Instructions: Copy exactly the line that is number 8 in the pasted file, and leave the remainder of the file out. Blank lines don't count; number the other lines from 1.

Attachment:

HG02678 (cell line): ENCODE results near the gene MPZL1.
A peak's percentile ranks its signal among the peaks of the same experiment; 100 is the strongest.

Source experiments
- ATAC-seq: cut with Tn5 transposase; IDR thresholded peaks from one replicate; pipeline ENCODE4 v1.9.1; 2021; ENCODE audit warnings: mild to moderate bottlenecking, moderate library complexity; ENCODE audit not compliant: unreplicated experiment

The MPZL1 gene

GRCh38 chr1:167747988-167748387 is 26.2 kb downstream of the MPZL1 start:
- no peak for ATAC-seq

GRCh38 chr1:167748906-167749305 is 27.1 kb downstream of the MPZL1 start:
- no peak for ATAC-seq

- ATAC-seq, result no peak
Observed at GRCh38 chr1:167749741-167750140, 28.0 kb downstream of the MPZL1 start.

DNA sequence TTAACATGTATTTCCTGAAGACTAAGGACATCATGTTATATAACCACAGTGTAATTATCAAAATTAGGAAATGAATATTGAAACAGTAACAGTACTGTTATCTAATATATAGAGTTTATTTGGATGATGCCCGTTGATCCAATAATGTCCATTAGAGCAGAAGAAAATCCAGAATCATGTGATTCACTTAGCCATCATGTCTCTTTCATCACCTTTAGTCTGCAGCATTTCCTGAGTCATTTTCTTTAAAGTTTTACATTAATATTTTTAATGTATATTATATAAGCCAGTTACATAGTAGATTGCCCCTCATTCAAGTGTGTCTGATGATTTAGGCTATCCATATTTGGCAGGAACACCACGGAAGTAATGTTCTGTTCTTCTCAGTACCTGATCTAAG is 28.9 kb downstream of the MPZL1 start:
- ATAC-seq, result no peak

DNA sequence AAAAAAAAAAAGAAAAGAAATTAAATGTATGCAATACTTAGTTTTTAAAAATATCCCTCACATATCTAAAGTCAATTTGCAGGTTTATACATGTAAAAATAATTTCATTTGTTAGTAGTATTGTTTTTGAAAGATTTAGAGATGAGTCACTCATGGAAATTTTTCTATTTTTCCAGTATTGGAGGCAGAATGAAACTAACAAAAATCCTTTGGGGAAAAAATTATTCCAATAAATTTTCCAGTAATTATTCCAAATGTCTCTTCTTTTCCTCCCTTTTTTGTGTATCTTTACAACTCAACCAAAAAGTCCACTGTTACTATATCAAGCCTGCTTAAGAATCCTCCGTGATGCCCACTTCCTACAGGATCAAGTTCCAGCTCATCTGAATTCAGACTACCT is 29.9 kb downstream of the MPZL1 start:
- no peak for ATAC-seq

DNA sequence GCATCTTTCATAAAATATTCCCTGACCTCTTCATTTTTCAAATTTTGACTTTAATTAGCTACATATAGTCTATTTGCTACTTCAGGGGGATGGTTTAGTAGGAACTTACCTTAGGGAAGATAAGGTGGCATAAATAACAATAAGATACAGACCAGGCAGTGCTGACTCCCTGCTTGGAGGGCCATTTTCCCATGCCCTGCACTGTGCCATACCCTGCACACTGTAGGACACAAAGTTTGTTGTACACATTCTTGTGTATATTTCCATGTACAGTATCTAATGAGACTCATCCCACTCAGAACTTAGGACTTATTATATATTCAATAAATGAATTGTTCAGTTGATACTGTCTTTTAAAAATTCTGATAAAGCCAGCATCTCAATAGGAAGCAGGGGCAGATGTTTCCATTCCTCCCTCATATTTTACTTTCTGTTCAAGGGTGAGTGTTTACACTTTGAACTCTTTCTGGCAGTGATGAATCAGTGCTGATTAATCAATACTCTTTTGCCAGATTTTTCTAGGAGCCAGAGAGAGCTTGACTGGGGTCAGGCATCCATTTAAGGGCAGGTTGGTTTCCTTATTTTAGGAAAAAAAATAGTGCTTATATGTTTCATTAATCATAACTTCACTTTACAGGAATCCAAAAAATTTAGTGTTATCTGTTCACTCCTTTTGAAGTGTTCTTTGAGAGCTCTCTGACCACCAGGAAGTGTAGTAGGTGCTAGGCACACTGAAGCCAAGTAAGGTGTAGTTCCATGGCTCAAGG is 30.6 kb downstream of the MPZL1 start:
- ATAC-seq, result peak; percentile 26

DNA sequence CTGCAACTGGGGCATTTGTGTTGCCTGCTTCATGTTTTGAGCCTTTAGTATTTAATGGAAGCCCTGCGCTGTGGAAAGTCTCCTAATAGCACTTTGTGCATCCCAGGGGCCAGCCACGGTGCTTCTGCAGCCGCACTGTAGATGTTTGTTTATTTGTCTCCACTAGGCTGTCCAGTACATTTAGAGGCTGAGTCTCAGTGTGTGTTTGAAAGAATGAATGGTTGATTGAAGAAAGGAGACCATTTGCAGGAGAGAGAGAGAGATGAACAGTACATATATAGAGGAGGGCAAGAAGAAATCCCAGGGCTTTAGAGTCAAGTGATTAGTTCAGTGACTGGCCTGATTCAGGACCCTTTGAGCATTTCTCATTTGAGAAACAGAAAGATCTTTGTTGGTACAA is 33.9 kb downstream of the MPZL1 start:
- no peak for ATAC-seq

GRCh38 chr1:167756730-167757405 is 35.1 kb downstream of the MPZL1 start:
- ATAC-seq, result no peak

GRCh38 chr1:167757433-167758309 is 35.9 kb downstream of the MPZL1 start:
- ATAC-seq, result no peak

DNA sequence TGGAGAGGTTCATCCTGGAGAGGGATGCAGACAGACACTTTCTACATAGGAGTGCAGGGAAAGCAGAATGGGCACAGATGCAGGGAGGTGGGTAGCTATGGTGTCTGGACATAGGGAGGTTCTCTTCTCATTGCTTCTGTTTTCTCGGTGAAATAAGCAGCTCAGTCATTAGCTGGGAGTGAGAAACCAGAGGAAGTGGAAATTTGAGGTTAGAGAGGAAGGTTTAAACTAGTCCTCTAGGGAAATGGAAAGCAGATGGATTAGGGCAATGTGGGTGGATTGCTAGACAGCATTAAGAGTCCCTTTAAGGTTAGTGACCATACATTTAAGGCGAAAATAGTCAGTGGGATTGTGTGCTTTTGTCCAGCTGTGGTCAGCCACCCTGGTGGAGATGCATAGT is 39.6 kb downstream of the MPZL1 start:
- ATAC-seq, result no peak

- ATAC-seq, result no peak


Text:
GRCh38 chr1:167748906-167749305 is 27.1 kb downstream of the MPZL1 start: